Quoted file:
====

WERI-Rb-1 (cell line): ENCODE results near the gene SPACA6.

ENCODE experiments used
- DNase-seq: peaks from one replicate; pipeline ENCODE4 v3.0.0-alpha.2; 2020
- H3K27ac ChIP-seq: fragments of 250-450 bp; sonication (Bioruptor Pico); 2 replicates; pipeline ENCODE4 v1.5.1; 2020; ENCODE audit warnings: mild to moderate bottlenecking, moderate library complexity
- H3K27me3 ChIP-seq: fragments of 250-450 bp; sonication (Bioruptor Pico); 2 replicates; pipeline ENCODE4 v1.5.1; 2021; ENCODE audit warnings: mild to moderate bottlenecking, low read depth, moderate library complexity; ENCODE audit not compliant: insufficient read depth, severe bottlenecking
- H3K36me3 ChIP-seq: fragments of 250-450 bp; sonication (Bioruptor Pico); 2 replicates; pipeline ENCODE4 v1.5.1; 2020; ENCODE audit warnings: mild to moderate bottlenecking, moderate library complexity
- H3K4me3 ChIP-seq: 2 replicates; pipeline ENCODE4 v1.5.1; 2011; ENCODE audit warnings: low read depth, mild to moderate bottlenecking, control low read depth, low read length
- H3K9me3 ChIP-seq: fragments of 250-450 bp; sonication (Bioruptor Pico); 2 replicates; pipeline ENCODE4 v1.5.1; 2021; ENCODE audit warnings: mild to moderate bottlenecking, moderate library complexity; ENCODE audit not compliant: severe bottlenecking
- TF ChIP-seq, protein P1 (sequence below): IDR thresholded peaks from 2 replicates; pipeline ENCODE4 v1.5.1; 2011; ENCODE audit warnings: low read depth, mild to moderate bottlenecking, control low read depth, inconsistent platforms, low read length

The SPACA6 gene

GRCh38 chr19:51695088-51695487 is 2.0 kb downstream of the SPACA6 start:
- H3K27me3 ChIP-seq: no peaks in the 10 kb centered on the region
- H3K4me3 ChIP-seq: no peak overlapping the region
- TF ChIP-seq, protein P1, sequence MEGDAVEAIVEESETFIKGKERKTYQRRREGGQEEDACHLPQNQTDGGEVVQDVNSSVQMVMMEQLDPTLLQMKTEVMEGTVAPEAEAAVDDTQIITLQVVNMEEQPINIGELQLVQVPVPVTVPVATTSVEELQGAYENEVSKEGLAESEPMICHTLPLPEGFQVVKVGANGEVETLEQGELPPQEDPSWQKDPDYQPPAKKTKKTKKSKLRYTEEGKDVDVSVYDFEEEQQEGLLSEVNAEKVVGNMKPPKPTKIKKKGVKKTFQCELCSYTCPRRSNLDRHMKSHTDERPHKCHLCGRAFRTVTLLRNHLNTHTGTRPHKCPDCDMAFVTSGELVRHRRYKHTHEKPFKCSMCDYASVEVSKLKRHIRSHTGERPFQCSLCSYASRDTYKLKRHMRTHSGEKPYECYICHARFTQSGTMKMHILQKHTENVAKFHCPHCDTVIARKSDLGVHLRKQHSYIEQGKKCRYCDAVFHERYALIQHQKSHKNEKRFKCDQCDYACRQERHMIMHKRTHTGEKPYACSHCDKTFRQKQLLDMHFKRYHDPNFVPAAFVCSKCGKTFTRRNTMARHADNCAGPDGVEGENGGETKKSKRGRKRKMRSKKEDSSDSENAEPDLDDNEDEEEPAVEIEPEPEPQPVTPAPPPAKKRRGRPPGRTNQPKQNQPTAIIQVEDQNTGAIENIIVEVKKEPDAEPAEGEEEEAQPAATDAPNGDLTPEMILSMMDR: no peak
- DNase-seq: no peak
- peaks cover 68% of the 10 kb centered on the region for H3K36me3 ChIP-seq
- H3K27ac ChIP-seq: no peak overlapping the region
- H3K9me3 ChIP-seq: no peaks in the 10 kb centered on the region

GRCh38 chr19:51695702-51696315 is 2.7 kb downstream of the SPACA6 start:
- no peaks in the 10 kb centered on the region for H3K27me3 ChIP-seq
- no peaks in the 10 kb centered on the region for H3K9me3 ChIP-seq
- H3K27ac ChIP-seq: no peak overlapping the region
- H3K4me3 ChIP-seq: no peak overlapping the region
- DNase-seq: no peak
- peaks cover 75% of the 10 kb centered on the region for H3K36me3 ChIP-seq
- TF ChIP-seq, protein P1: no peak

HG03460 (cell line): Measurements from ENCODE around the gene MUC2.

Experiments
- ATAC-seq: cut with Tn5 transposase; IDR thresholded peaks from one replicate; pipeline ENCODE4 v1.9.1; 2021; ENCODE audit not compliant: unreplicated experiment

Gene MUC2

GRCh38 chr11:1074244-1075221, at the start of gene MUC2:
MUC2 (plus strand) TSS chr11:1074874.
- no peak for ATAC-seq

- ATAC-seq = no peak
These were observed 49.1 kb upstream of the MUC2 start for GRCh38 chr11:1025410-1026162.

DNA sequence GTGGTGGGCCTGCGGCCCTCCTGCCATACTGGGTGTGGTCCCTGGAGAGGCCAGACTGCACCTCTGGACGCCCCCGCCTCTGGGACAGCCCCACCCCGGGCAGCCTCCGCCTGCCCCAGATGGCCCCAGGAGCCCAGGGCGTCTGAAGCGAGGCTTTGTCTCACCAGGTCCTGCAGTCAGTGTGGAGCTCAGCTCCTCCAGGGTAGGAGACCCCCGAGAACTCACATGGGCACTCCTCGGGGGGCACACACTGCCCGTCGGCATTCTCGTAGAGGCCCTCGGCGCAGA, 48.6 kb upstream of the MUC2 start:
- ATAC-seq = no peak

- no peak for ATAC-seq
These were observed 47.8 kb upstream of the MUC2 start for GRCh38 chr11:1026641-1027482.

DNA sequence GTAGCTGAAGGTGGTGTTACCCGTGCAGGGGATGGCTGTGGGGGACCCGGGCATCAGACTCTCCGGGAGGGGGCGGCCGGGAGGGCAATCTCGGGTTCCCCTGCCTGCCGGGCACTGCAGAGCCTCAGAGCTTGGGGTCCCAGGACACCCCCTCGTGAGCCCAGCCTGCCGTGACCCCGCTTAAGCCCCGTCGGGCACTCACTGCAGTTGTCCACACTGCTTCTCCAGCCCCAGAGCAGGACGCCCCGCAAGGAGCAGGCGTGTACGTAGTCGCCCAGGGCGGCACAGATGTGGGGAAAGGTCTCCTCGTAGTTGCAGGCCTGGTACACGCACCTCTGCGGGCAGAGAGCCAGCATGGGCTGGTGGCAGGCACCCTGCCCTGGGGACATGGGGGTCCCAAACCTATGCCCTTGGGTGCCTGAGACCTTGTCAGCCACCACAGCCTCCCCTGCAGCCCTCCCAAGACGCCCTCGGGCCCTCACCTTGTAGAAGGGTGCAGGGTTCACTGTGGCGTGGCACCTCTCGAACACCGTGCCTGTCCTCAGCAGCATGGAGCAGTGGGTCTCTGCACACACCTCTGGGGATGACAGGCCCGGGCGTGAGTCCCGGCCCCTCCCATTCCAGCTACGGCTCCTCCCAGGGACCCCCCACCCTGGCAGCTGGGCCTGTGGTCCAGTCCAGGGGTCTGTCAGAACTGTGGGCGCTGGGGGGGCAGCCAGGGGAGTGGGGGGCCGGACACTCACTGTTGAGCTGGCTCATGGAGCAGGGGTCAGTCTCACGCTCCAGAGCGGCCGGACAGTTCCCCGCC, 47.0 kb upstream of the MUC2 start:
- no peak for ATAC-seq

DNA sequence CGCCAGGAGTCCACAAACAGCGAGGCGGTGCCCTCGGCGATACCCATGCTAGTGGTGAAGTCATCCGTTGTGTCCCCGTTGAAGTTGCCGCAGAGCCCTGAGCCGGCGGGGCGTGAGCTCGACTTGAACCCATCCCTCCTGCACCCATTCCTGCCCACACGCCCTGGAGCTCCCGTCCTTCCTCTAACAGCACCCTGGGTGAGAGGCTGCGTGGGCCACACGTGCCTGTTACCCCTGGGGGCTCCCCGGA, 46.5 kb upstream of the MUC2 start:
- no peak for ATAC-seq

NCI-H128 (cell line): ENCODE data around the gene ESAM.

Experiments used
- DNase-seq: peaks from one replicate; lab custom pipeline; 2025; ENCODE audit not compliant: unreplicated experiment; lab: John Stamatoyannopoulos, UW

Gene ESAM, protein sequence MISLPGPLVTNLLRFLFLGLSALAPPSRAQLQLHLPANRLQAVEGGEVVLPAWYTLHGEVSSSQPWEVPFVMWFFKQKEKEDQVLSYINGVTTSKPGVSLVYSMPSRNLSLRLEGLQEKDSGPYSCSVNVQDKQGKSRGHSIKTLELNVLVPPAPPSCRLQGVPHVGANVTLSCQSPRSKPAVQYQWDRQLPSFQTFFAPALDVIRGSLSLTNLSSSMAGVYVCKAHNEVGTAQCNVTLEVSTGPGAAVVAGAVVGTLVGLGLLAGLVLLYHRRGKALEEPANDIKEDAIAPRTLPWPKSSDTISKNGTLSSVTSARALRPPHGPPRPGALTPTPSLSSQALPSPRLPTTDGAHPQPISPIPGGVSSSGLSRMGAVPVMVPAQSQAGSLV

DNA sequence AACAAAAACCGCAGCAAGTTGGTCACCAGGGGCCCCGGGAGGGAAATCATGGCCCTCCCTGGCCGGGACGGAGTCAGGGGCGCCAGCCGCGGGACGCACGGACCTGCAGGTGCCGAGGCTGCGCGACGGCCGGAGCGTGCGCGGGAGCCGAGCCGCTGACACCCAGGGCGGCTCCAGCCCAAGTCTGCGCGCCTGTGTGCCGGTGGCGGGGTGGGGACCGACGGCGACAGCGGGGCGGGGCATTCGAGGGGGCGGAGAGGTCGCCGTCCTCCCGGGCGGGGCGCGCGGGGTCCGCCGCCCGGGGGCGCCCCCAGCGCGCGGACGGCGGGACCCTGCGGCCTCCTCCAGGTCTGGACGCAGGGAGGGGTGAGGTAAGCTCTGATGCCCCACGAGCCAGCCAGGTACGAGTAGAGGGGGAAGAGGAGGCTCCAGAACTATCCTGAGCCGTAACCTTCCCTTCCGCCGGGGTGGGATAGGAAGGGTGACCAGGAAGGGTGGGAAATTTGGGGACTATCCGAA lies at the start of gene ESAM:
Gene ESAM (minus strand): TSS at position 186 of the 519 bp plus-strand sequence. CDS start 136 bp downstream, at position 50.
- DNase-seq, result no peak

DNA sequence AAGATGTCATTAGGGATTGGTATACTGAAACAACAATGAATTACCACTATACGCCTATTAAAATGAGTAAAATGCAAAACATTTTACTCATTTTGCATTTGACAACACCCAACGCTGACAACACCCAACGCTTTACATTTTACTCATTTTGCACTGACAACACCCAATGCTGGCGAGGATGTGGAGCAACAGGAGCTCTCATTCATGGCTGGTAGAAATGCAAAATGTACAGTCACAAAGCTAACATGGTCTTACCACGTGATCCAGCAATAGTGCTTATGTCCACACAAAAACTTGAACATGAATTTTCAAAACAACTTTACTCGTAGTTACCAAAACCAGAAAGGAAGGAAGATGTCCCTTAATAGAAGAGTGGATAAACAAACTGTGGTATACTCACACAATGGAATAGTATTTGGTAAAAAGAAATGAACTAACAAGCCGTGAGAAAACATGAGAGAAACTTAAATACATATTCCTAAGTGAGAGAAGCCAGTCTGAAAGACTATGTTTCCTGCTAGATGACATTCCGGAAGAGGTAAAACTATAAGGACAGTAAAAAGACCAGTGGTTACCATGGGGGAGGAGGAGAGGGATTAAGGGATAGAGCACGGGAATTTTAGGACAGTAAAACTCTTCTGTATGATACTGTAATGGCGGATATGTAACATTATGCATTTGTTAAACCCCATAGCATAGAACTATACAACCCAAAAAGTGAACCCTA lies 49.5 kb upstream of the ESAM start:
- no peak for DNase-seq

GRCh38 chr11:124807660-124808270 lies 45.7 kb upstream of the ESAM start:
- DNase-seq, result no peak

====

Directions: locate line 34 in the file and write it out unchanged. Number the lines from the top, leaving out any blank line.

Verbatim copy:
- ATAC-seq = no peak